Comorbidities Remission After Roux-en-Y Gastric Bypass for Morbid Obesity is Sustained in a Long-Term Follow-up and Correlates with Weight Regain.
Summary of "Comorbidities Remission After Roux-en-Y Gastric Bypass for Morbid Obesity is Sustained in a Long-Term Follow-up and Correlates with Weight Regain."
Obesity-related comorbidities are treated by Roux-en-Y gastric bypass (RYGB) due to weight loss and intestinal hormone changes. Few studies report the evolution of these comorbidities in a long-term follow-up, especially if weight regain is present. This study aims to analyze: (1) the resolution of obesity-related comorbidities after RYGB in a long-term follow-up and (2) its relationship to weight regain.
A retrospective study was conducted on 140 patients submitted to RYGB for morbid obesity for at least 5 years (mean follow-up 90 months). Mean body mass index (BMI) before operation was 52 kg/m(2), at nadir weight 29 kg/m(2), and at last follow-up 33 kg/m(2). The comorbidities diabetes, cardiovascular disease, arterial hypertension, dyslipidemia, sleep apnea, arthropathy, and infertility were classified as resolved, improved, unchanged, and worsened at nadir weight that happened between the first and second year and after five or more years of surgery. For each comorbidity, we compared the changes in the distribution of patients in the categories and the correlation of it with weight loss at the nadir and final weight.
BMI was significantly different in the three periods. Comorbidities resolution was sustained in a long-term follow-up for diabetes, hypertension, cardiovascular disease, and infertility. Comorbidities status was directly related to the weight loss for all comorbidities except infertility.
Our results show that comorbidities remission after RYGB is sustained in a long-term follow-up. Weight regain is linked to worse results for all comorbidities except infertility.
Department of Surgery, Escola Paulista de Medicina, Federal University of São Paulo, São Paulo, Brazil, firstname.lastname@example.org.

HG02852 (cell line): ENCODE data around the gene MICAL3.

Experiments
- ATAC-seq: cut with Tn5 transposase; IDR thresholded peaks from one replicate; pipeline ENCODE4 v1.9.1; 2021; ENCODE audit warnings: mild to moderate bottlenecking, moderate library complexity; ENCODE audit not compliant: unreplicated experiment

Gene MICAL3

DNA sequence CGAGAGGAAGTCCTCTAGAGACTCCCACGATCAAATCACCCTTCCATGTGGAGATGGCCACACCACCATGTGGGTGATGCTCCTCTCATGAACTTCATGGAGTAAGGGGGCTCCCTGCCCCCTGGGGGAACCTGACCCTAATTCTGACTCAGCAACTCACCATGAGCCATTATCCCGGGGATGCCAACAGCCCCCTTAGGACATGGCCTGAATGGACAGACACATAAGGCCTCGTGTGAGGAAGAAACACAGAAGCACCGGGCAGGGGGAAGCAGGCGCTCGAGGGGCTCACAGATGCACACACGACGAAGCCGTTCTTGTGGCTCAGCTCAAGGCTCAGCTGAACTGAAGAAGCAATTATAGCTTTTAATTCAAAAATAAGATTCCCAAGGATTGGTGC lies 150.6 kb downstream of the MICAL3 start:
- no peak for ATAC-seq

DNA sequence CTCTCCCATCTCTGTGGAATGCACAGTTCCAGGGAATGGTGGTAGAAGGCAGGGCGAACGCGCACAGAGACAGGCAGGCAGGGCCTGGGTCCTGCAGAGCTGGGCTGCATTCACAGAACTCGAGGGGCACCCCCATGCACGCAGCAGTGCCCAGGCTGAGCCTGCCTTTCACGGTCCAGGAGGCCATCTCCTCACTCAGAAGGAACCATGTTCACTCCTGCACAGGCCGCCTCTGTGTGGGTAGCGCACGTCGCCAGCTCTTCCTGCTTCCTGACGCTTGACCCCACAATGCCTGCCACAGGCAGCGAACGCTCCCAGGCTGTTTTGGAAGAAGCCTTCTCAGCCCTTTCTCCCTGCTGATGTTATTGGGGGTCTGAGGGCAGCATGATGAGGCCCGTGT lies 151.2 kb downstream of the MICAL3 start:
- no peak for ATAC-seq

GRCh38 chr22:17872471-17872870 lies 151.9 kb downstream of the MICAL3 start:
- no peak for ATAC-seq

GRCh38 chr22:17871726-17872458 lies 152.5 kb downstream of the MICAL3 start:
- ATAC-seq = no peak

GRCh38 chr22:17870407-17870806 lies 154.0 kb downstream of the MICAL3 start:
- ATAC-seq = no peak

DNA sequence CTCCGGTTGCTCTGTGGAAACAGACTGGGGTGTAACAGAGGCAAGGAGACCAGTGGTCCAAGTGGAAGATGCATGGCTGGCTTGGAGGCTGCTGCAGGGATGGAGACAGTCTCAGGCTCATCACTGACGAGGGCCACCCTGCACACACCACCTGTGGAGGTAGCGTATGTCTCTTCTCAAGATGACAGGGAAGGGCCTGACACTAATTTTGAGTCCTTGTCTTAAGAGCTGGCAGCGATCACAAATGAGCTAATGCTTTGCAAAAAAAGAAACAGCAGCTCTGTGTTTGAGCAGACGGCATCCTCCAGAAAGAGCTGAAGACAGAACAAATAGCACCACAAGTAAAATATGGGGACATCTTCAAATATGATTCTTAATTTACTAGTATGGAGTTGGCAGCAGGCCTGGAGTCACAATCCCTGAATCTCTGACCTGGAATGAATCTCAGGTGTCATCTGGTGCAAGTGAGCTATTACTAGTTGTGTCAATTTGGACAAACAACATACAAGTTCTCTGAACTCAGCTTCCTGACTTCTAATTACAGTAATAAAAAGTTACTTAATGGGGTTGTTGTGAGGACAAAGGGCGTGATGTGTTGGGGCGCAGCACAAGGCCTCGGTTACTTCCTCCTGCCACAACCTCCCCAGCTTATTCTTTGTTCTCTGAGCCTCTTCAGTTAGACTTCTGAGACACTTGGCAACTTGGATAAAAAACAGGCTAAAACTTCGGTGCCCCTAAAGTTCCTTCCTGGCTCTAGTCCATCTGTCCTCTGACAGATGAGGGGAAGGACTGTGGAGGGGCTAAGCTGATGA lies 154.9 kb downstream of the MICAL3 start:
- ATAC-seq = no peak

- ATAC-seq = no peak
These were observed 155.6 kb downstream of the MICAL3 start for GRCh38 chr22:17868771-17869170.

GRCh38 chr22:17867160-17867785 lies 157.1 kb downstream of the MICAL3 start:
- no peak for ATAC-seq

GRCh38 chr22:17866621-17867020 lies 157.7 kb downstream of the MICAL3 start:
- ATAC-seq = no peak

This article was published in the following journal.
Name: Obesity surgery
- PubMed Source: http://www.ncbi.nlm.nih.gov/pubmed/22907795
- DOI: http://dx.doi.org/10.1007/s11695-012-0731-z
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Medical and Biotech [MESH] Definitions
Surgical procedure in which the STOMACH is transected high on the body. The resulting small proximal gastric pouch is joined to any parts of the SMALL INTESTINE by an end-to-side SURGICAL ANASTOMOSIS, depending on the amounts of intestinal surface being bypasses. This procedure is used frequently in the treatment of MORBID OBESITY by limiting the size of functional STOMACH, food intake, and food absorption.
A procedure consisting of the SURGICAL ANASTOMOSIS of the proximal part of the JEJUNUM to the distal portion of the ILEUM, so as to bypass the nutrient-absorptive segment of the SMALL INTESTINE. Due to the severe malnutrition and life-threatening metabolic complications, this method is no longer used to treat MORBID OBESITY.
The condition of weighing two, three, or more times the ideal weight, so called because it is associated with many serious and life-threatening disorders. In the BODY MASS INDEX, morbid obesity is defined as having a BMI greater than 40.0 kg/m2.
An inflatable device implanted in the stomach as an adjunct to therapy of morbid obesity. Specific types include the silicone Garren-Edwards Gastric Bubble (GEGB), approved by the FDA in 1985, and the Ballobes Balloon.
A status with BODY WEIGHT that is grossly above the acceptable or desirable weight, usually due to accumulation of excess FATS in the body. The standards may vary with age, sex, genetic or cultural background. In the BODY MASS INDEX, a BMI greater than 30.0 kg/m2 is considered obese, and a BMI greater than 40.0 kg/m2 is considered morbidly obese (MORBID OBESITY).